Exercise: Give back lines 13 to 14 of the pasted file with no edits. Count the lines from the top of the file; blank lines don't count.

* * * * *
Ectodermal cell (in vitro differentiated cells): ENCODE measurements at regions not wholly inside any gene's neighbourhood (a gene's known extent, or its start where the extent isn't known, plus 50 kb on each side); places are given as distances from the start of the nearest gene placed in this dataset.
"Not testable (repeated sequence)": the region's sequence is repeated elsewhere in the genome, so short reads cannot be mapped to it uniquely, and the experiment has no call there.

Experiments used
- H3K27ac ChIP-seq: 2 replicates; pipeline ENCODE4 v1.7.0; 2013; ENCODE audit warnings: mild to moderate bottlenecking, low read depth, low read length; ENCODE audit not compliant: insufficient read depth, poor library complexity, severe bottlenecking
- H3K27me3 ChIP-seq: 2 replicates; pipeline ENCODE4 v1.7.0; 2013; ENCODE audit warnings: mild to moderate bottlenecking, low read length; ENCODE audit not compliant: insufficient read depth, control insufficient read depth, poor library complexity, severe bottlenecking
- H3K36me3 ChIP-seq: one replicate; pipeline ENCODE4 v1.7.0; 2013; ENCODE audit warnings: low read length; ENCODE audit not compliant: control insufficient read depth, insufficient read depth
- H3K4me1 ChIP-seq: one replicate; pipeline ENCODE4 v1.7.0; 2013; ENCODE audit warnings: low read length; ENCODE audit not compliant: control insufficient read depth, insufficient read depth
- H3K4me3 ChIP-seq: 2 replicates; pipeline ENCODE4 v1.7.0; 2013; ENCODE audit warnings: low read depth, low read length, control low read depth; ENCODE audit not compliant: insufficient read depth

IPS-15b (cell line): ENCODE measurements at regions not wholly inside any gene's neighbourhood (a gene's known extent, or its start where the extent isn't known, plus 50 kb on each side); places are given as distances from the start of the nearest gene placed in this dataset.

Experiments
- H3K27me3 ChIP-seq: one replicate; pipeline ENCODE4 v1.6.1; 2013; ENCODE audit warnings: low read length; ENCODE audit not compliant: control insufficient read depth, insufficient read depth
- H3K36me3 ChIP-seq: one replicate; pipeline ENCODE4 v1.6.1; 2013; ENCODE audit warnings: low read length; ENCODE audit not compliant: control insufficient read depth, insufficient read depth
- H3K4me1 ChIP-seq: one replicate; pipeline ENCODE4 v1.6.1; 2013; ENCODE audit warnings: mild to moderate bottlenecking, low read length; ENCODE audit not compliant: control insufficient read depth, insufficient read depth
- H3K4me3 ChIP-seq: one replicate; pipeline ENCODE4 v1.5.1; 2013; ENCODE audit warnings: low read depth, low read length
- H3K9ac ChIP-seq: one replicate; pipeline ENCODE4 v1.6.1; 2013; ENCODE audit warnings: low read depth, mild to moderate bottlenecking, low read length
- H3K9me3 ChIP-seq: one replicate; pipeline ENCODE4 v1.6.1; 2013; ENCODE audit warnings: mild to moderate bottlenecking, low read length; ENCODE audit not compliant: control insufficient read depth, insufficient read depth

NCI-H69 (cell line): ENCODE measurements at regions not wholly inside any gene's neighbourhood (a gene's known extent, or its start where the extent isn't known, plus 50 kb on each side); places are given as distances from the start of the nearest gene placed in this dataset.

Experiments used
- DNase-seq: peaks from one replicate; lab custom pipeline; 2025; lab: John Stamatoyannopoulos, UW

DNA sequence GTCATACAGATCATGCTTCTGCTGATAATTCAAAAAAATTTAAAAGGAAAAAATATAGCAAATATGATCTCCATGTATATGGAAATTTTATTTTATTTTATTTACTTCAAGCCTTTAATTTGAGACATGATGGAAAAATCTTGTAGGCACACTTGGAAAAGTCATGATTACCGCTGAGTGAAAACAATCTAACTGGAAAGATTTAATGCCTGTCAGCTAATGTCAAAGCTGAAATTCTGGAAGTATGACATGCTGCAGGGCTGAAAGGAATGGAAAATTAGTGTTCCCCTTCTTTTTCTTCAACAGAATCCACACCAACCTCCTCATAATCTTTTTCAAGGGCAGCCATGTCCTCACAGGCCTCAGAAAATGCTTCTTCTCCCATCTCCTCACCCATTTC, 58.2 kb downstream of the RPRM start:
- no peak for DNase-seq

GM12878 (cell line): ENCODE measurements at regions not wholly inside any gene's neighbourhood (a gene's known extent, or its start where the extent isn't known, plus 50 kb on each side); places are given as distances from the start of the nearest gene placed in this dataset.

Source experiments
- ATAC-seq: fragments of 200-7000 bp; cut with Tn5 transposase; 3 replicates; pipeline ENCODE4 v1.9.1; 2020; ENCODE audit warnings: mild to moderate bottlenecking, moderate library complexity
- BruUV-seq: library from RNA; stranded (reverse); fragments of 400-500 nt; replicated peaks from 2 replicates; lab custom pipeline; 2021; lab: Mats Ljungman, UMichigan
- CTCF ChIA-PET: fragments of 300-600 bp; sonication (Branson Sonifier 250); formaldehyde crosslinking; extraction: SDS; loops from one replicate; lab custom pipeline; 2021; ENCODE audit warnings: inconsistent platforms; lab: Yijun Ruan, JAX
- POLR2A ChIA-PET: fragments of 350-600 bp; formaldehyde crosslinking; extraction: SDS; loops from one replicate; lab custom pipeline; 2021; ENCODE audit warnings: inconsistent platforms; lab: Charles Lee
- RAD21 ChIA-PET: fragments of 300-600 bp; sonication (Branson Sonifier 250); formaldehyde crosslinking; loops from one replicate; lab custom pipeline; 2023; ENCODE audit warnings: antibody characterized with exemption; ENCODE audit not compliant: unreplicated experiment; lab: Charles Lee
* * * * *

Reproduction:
- H3K4me1 ChIP-seq: one replicate; pipeline ENCODE4 v1.6.1; 2013; ENCODE audit warnings: mild to moderate bottlenecking, low read length; ENCODE audit not compliant: control insufficient read depth, insufficient read depth
- H3K4me3 ChIP-seq: one replicate; pipeline ENCODE4 v1.5.1; 2013; ENCODE audit warnings: low read depth, low read length